Speculative Building Loans. The purpose of this program is to provide an inducement for a speculative industrial building. The Dept. of Economic Development provides funding through a city or county government on behalf of an eligible borrower. An eligible borrower is a nonprofit development corporation. The maximum funding available is $1 million per project. Funds can be used for the purchase of land, the development of on-site infrastructure, the purchase of an existing building and improvements, or the construction of a new building. The term of the loan is a maximum of 30 months. The interest is 2% of the amount borrowed. At least one job must be created for every $25,000 in loan proceeds.
The Brownfield Redevelopment Program
This program encourages Missouri businesses to remediate contaminated sites on which abandoned buildings are located, and to refurbish and occupy such buildings, thereby creating employment opportunities. In addition to the programs’ tax credits, program benefits include loan guarantees and direct loans to business to finance capital improvements at the project location. Grants can also be issued for the improvement of public infrastructure for the project. In addition, public entities can obtain grant funding (up to $100,000 or 50% of the cost) for feasibility studies or other due diligence costs. The maximum amount of funding available to a project through loans and grants is $1 million in aggregate.
The eligible project must be in a blighted area and must comply with the Dept. of Natural Resources’ environmental conditions. A new company must create and maintain 10 new jobs, and an existing company must retain 25 jobs to receive benefits.
Market Development Program
This program aims to encourage businesses to convert materials recovered from solid waste into marketable products. Eligible projects include the final processing or conversion of recovered materials in usable industrial feedstock or the manufacturing of products from feedstocks. Eligible expenses include new equipment or conversion of existing equipment as well as installation, operation, and maintenance. Funds are provided as a loan secured by the machinery and equipment financed by the loan proceeds. The loan is canceled after two years if the conditions (maintenance of operations and reporting) are met. Financial assistance offered to any one project is limited to $75,000.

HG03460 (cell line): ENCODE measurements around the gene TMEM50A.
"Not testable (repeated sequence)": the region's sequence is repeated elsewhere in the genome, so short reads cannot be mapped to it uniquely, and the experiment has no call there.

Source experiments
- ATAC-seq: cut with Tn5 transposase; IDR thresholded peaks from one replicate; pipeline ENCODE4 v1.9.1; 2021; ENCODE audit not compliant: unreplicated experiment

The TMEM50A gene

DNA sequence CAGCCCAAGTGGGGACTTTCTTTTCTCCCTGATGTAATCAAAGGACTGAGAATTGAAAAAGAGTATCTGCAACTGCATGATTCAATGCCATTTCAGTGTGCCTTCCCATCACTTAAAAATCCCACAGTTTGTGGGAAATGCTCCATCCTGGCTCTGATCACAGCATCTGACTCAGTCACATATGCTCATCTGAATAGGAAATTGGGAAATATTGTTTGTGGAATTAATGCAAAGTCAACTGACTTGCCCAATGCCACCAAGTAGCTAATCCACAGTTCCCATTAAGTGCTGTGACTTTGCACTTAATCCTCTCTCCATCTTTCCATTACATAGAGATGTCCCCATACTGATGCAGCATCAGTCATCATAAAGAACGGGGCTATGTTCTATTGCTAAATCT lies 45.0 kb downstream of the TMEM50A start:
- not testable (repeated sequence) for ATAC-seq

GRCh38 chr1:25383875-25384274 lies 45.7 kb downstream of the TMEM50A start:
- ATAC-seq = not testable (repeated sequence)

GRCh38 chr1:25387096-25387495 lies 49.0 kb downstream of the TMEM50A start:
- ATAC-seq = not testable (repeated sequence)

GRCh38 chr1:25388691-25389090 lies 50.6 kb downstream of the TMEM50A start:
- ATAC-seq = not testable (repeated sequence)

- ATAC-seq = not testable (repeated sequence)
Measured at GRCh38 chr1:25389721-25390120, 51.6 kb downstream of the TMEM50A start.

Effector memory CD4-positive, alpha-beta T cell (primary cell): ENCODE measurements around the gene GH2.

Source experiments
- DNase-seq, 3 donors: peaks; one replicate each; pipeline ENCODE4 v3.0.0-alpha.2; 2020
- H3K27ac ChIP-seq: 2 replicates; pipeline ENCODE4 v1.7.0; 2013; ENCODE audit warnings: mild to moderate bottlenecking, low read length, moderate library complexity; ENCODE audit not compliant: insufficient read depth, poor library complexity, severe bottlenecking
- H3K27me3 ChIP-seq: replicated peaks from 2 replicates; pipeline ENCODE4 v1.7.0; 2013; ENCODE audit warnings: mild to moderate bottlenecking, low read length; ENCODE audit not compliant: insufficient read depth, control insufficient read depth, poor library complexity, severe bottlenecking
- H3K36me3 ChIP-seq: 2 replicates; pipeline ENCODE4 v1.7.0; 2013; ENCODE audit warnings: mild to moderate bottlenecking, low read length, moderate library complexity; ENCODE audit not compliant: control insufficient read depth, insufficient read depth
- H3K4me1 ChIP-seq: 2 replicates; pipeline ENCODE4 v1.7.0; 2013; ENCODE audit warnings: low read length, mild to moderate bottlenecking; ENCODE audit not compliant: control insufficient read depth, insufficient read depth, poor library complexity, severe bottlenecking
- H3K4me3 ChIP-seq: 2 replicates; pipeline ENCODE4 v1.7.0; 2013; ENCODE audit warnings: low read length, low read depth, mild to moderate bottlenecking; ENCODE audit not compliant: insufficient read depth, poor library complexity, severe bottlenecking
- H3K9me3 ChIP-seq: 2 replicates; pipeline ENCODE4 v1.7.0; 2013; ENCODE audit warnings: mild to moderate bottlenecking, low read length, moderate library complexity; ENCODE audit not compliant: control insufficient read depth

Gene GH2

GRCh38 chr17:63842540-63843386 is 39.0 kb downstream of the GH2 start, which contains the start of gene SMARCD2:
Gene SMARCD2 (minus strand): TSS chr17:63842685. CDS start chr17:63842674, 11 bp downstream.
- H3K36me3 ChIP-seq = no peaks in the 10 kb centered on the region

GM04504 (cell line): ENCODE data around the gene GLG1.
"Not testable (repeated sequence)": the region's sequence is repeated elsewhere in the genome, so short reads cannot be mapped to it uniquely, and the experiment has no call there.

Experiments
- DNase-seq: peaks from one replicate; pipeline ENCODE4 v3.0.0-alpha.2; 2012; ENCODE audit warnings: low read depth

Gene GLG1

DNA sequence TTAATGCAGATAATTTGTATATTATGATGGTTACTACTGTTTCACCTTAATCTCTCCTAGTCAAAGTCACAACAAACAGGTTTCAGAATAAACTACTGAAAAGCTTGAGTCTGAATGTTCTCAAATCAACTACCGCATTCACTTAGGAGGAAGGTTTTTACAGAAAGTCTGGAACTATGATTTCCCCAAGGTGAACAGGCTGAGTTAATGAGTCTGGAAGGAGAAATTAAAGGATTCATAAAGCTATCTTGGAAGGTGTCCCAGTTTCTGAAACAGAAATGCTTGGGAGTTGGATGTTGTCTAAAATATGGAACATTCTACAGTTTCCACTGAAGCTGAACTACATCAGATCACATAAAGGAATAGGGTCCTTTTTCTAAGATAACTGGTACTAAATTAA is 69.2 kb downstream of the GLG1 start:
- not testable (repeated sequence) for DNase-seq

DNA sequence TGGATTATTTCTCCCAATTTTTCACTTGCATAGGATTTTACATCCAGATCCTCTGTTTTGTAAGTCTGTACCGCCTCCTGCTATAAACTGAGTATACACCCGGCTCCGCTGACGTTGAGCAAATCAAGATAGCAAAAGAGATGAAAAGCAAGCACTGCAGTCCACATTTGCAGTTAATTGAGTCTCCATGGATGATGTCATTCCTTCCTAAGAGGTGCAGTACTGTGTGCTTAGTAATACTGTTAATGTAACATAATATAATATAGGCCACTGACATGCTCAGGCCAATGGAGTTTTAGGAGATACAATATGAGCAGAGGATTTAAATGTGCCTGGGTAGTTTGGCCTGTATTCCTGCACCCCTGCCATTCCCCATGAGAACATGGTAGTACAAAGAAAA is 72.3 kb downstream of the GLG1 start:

Tax Increment Financing
Tax increment financing (TIF) is designed to help finance improvements to property in designated redevelopment areas using the tax revenues that result from improvements to those areas. Any city or county in Missouri may designate redevelopment projects and adopt TIF by passage of local ordinances.
Up to 100% of the increased amount of real property taxes and 50% of local sales, utility, and (in Kansas City) earnings taxes resulting from improvements in a redevelopment area are paid in lieu of taxes into a “special allocation fund.” Additionally, up to 50% of state withholding taxes or 50% of state general sales taxes (1.5%) generated by a TIF project may supplement local TIF funding. The amount redevelopment project costs funded and the length of time local taxes are redirected into the fund (it can be up to 23 years) is negotiated by the local TIF commission based on the least amount to cause the project to occur. TIF project funds may be derived from a bond issue (paid from the net new local taxes), or a reimbursement to the developer for approved costs.
Eligible redevelopment project costs are defined very broadly and include, in part: the costs of studies, surveys, plans and specifications, land acquisition, land preparation, professional service costs and fees, and construction costs of both public and private improvements.